In March, I wrote about a Kitchener woman who was found guilty of breaching the publication ban put in place to protect her privacy during the sexual assault trial of her former husband. He was found guilty, but when the woman shared the court transcript by email with some friends and family members, he reported her to the police, and she was charged. She entered a guilty plea, was fined $2,000 plus a $600 victim fine surcharge and handed a criminal record. Fortunately, Robin Parker, a former Crown and now a criminal defence lawyer, has taken on her appeal pro bono. She had this to say after filing the appeal:
“It just boggles my mind that someone in the Crown’s office . . . turned the machinery of the state on a sex-assault victim.”
We can only hope that the Court of Appeal agrees and brings a nuanced and compassionate approach to resolving this case.
Loud and unapologetic
Morrell Andrews, also a survivor of sexual assault, never wanted a publication ban, but one was imposed at the request of the Crown when the trial of her assailant began last fall. In fact, she did not even know there was a publication ban until the case ended with a guilty plea from the accused, Zia Shah, and she tried to have it lifted so she could share her victim impact statement or, as she called it, “love letter” to other survivors.
In a bizarre twist – of which there are many in sexual assault trials – once the Crown filed its application requesting that the ban be lifted, Shah’s defence lawyer indicated he intended to seek standing to oppose the request. Given that publication bans have nothing to do with the privacy of the accused, there is no legal basis for the defence to have anything whatsoever to do with having one lifted. Fortunately, after some delays, the defence chose not to take a position, and the ban was lifted.
“I am angry, I am livid, I am hurt and I am fuelled by rage. I have felt so many times in this process that my heart has been ripped out of my body. . . . ”
Taking back power
Advocacy efforts are underway to change the Criminal Code so those whose privacy is intended to be protected by a publication ban cannot be criminally charged for talking about the sexual assault they have survived. A group of advocates, including lawyers, is developing a tip sheet to ensure that survivors have basic information about what publication bans are, the consequences of breaching one and how to get one lifted.
In other timely good news – May is Sexual Assault Awareness Month in Ontario – the provincial government has expanded its pilot project to provide free independent legal advice (ILA) to sexual assault survivors from the three pilot locations of Toronto, Ottawa and Thunder Bay to the entire province.
This program allows a sexual assault survivor to have up to four hours of free advice from one of the lawyers on a panel administered by the Ministry of the Attorney General or, for those living in Toronto, from a lawyer at the Barbra Schlifer Clinic. While ILA is not legal representation, the lawyer can provide the survivor with important information about legal options; explain how the criminal process, including reporting to police, works; discuss the survivor’s rights, and explain publication bans.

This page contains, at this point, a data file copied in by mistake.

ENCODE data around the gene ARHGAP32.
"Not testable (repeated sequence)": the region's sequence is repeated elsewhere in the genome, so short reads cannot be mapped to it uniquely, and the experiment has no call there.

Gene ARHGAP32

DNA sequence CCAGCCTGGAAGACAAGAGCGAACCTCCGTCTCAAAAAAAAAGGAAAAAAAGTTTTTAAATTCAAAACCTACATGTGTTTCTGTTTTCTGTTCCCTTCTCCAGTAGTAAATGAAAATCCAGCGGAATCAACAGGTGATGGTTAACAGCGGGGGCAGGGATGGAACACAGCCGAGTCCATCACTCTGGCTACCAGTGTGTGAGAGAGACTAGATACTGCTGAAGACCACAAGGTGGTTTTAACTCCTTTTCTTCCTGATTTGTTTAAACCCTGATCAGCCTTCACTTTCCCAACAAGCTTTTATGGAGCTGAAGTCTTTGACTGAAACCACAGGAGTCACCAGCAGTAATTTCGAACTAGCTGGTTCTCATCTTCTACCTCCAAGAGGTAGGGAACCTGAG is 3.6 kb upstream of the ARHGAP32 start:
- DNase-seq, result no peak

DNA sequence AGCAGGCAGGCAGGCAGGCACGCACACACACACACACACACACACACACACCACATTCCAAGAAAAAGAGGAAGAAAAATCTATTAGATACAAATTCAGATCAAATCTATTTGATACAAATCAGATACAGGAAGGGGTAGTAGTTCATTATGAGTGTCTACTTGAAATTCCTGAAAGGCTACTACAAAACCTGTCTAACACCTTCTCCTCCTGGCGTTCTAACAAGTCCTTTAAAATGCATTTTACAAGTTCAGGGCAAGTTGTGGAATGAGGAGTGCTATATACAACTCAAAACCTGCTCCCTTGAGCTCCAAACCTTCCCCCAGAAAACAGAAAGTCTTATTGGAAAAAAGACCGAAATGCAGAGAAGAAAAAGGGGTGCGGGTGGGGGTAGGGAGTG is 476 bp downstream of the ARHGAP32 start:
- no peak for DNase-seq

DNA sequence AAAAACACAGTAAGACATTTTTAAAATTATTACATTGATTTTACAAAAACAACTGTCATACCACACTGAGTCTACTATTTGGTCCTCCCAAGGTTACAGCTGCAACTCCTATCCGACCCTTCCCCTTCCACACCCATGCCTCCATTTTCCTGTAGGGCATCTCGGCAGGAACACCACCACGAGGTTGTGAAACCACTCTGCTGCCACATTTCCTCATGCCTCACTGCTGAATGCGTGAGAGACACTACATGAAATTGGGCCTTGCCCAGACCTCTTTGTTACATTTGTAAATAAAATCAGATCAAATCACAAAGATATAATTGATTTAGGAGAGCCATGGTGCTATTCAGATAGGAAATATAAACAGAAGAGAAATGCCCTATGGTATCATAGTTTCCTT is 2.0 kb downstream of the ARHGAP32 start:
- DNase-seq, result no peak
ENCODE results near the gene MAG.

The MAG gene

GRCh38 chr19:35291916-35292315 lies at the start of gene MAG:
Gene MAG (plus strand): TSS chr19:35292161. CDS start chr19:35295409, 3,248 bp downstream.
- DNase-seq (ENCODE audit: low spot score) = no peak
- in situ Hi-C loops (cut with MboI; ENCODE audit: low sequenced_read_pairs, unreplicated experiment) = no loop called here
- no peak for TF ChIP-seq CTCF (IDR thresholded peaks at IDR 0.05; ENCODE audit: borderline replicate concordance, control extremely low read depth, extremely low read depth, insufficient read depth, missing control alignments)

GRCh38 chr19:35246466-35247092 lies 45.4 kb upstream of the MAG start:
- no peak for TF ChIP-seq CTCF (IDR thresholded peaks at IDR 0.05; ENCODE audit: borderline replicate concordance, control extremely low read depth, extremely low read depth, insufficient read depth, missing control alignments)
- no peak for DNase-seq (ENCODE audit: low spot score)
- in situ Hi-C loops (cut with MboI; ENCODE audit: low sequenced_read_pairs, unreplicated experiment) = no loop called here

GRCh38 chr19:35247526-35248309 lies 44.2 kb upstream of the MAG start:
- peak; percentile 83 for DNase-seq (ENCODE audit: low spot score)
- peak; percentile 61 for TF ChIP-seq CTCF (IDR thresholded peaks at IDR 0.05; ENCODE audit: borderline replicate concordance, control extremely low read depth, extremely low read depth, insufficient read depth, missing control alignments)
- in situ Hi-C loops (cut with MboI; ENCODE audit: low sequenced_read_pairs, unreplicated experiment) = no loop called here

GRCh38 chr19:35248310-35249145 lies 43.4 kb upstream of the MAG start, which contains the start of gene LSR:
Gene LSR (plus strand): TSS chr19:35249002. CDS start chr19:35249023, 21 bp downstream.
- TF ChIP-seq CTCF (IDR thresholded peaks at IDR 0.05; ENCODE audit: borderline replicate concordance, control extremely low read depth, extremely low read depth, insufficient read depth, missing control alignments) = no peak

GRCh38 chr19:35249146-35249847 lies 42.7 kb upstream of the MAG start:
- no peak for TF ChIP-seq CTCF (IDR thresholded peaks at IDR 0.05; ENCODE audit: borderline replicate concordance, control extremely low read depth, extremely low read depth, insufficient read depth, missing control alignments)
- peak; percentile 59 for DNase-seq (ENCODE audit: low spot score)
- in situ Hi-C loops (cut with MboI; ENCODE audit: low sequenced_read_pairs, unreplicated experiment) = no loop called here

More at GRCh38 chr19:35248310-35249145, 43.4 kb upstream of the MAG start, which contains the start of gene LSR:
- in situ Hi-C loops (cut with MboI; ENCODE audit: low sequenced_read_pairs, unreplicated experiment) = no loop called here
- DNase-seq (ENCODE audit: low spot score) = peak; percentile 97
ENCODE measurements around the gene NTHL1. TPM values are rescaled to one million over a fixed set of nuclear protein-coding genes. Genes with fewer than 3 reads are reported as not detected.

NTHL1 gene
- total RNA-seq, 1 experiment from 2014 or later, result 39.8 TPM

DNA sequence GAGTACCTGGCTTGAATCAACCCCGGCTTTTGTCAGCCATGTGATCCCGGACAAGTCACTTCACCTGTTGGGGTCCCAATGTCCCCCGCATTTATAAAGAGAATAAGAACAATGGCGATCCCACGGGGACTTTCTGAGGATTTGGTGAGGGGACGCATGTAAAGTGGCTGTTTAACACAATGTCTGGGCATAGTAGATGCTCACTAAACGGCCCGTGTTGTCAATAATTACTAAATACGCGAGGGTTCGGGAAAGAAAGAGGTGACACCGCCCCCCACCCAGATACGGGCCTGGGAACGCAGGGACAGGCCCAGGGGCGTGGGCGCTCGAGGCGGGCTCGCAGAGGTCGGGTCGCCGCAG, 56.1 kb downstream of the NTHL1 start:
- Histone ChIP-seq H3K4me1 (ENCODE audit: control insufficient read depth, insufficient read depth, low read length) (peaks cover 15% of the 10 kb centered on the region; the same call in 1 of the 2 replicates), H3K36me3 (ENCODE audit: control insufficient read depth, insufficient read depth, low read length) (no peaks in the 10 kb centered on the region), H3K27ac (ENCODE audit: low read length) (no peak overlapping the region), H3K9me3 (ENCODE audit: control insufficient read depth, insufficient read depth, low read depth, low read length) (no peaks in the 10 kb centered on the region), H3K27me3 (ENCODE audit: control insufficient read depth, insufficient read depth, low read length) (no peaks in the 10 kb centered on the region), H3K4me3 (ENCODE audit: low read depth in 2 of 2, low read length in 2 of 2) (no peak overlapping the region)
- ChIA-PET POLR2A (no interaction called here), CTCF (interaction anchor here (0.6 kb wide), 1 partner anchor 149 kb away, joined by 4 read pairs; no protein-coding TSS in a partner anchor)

Unfortunately, despite the fact that demand is bound to increase, the government is not expanding the number of lawyers on the roster.
In the “good news/bad news” category, earlier this month, Bill C-3, which makes it mandatory for applicants to the federal judiciary to commit to participating in judicial education seminars on sexual assault law and social context, received Royal Assent and came into effect.
There is no shortage of bad sexual assault criminal decisions. Cases are decided wrongly for many reasons; among them a lack of knowledge on the part of the judge, ongoing beliefs in rape myths and stereotypes about who gets raped, and legal errors. On top of this, as too many survivors know, judges can be insensitive and even cruel when commenting about them.
“Persistent gaps in judges’ knowledge about Canada’s sexual assault law have provoked a crisis of public confidence in the criminal justice system’s handling of sexual assault allegations.”
Sheehy and Craig are not happy with what C-3 offers, noting that those seeking to be judges must commit to take training, which is quite different from being required to actually take the training. The content of the training is left somewhat up in the air, as the Bill simply requires that the Canadian Judicial Council “should as it ‘considers appropriate’ teach judges about consent and the conduct of sexual assault proceedings as well as provide education regarding myths and stereotypes associated with complainants.”
The Bill is further problematic in at least two other ways. It applies only to judges seeking appointment, which means those already on the bench can continue to hear sexual assault cases with no requirement that they receive education. Only those seeking a federal judicial appointment are subject to the training requirement. However, most sexual assault criminal cases take place in the provincial court system, and those judges will not be required to commit to sexual assault education.
One step forward, but one backwards at the same time, I think. Bring on that National Action Plan to End Gender-Based Violence, with leadership coming from the likes of Andrews, Sheehy, Craig and countless other survivors and advocates, who know what is needed to bring real meaning to the notion of justice for those who have been subjected to GBV.